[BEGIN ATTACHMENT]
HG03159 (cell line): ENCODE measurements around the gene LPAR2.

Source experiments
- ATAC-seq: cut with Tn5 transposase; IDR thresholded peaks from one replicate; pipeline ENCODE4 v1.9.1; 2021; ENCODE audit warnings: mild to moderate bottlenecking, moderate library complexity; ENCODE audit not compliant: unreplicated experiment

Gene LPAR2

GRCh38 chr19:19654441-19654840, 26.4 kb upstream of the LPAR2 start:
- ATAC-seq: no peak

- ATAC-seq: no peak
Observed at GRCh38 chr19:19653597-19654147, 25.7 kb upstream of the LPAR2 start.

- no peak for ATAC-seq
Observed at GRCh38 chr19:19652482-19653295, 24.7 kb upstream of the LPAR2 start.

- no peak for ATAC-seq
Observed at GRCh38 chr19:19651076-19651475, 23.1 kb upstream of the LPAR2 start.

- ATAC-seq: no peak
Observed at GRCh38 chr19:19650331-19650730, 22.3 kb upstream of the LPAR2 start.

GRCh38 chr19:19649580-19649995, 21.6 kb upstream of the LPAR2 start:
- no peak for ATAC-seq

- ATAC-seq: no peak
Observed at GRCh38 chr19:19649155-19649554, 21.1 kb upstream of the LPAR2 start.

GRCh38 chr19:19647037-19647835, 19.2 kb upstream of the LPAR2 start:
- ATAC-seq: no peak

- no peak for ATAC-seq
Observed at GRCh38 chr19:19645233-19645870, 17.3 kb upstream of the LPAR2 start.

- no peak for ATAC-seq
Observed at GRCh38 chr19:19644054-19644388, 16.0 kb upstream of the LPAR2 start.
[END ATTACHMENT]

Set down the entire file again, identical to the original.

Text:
HG03159 (cell line): ENCODE measurements around the gene LPAR2.

Source experiments
- ATAC-seq: cut with Tn5 transposase; IDR thresholded peaks from one replicate; pipeline ENCODE4 v1.9.1; 2021; ENCODE audit warnings: mild to moderate bottlenecking, moderate library complexity; ENCODE audit not compliant: unreplicated experiment

Gene LPAR2

GRCh38 chr19:19654441-19654840, 26.4 kb upstream of the LPAR2 start:
- ATAC-seq: no peak

- ATAC-seq: no peak
Observed at GRCh38 chr19:19653597-19654147, 25.7 kb upstream of the LPAR2 start.

- no peak for ATAC-seq
Observed at GRCh38 chr19:19652482-19653295, 24.7 kb upstream of the LPAR2 start.

- no peak for ATAC-seq
Observed at GRCh38 chr19:19651076-19651475, 23.1 kb upstream of the LPAR2 start.

- ATAC-seq: no peak
Observed at GRCh38 chr19:19650331-19650730, 22.3 kb upstream of the LPAR2 start.

GRCh38 chr19:19649580-19649995, 21.6 kb upstream of the LPAR2 start:
- no peak for ATAC-seq

- ATAC-seq: no peak
Observed at GRCh38 chr19:19649155-19649554, 21.1 kb upstream of the LPAR2 start.

GRCh38 chr19:19647037-19647835, 19.2 kb upstream of the LPAR2 start:
- ATAC-seq: no peak

- no peak for ATAC-seq
Observed at GRCh38 chr19:19645233-19645870, 17.3 kb upstream of the LPAR2 start.

- no peak for ATAC-seq
Observed at GRCh38 chr19:19644054-19644388, 16.0 kb upstream of the LPAR2 start.